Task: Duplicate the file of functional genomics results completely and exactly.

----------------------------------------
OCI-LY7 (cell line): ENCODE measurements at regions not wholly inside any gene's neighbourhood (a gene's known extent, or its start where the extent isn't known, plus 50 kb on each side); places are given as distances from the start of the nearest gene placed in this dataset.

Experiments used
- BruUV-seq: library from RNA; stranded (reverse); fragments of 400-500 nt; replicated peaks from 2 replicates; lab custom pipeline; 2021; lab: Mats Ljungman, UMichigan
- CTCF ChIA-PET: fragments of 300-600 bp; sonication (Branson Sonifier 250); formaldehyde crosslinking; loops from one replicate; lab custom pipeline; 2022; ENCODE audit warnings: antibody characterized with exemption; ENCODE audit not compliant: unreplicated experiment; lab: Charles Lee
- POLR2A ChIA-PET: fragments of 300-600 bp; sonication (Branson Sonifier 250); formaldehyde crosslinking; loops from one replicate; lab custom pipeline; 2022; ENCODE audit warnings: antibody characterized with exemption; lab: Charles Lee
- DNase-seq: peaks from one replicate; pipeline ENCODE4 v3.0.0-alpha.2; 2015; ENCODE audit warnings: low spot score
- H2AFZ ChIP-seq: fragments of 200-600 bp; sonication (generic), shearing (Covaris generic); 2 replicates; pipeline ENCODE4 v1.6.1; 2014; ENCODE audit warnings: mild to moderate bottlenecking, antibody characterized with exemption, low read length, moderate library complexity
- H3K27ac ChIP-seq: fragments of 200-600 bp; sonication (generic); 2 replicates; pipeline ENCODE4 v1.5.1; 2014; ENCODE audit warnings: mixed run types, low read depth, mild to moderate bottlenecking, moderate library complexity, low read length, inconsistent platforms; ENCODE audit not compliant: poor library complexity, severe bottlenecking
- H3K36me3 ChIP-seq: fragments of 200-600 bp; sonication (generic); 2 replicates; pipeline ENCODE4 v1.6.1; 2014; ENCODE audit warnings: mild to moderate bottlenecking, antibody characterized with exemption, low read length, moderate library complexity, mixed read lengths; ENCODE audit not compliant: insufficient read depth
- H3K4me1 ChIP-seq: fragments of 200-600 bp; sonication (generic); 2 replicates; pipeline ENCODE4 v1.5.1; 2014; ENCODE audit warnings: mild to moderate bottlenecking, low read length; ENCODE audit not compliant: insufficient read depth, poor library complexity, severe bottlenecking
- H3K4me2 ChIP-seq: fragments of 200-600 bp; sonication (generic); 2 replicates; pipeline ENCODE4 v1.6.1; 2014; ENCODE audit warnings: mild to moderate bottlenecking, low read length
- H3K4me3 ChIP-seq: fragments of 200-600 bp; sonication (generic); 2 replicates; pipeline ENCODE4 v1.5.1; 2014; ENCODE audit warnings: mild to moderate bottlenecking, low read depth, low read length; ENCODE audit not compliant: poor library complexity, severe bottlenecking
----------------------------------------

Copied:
OCI-LY7 (cell line): ENCODE measurements at regions not wholly inside any gene's neighbourhood (a gene's known extent, or its start where the extent isn't known, plus 50 kb on each side); places are given as distances from the start of the nearest gene placed in this dataset.

Experiments used
- BruUV-seq: library from RNA; stranded (reverse); fragments of 400-500 nt; replicated peaks from 2 replicates; lab custom pipeline; 2021; lab: Mats Ljungman, UMichigan
- CTCF ChIA-PET: fragments of 300-600 bp; sonication (Branson Sonifier 250); formaldehyde crosslinking; loops from one replicate; lab custom pipeline; 2022; ENCODE audit warnings: antibody characterized with exemption; ENCODE audit not compliant: unreplicated experiment; lab: Charles Lee
- POLR2A ChIA-PET: fragments of 300-600 bp; sonication (Branson Sonifier 250); formaldehyde crosslinking; loops from one replicate; lab custom pipeline; 2022; ENCODE audit warnings: antibody characterized with exemption; lab: Charles Lee
- DNase-seq: peaks from one replicate; pipeline ENCODE4 v3.0.0-alpha.2; 2015; ENCODE audit warnings: low spot score
- H2AFZ ChIP-seq: fragments of 200-600 bp; sonication (generic), shearing (Covaris generic); 2 replicates; pipeline ENCODE4 v1.6.1; 2014; ENCODE audit warnings: mild to moderate bottlenecking, antibody characterized with exemption, low read length, moderate library complexity
- H3K27ac ChIP-seq: fragments of 200-600 bp; sonication (generic); 2 replicates; pipeline ENCODE4 v1.5.1; 2014; ENCODE audit warnings: mixed run types, low read depth, mild to moderate bottlenecking, moderate library complexity, low read length, inconsistent platforms; ENCODE audit not compliant: poor library complexity, severe bottlenecking
- H3K36me3 ChIP-seq: fragments of 200-600 bp; sonication (generic); 2 replicates; pipeline ENCODE4 v1.6.1; 2014; ENCODE audit warnings: mild to moderate bottlenecking, antibody characterized with exemption, low read length, moderate library complexity, mixed read lengths; ENCODE audit not compliant: insufficient read depth
- H3K4me1 ChIP-seq: fragments of 200-600 bp; sonication (generic); 2 replicates; pipeline ENCODE4 v1.5.1; 2014; ENCODE audit warnings: mild to moderate bottlenecking, low read length; ENCODE audit not compliant: insufficient read depth, poor library complexity, severe bottlenecking
- H3K4me2 ChIP-seq: fragments of 200-600 bp; sonication (generic); 2 replicates; pipeline ENCODE4 v1.6.1; 2014; ENCODE audit warnings: mild to moderate bottlenecking, low read length
- H3K4me3 ChIP-seq: fragments of 200-600 bp; sonication (generic); 2 replicates; pipeline ENCODE4 v1.5.1; 2014; ENCODE audit warnings: mild to moderate bottlenecking, low read depth, low read length; ENCODE audit not compliant: poor library complexity, severe bottlenecking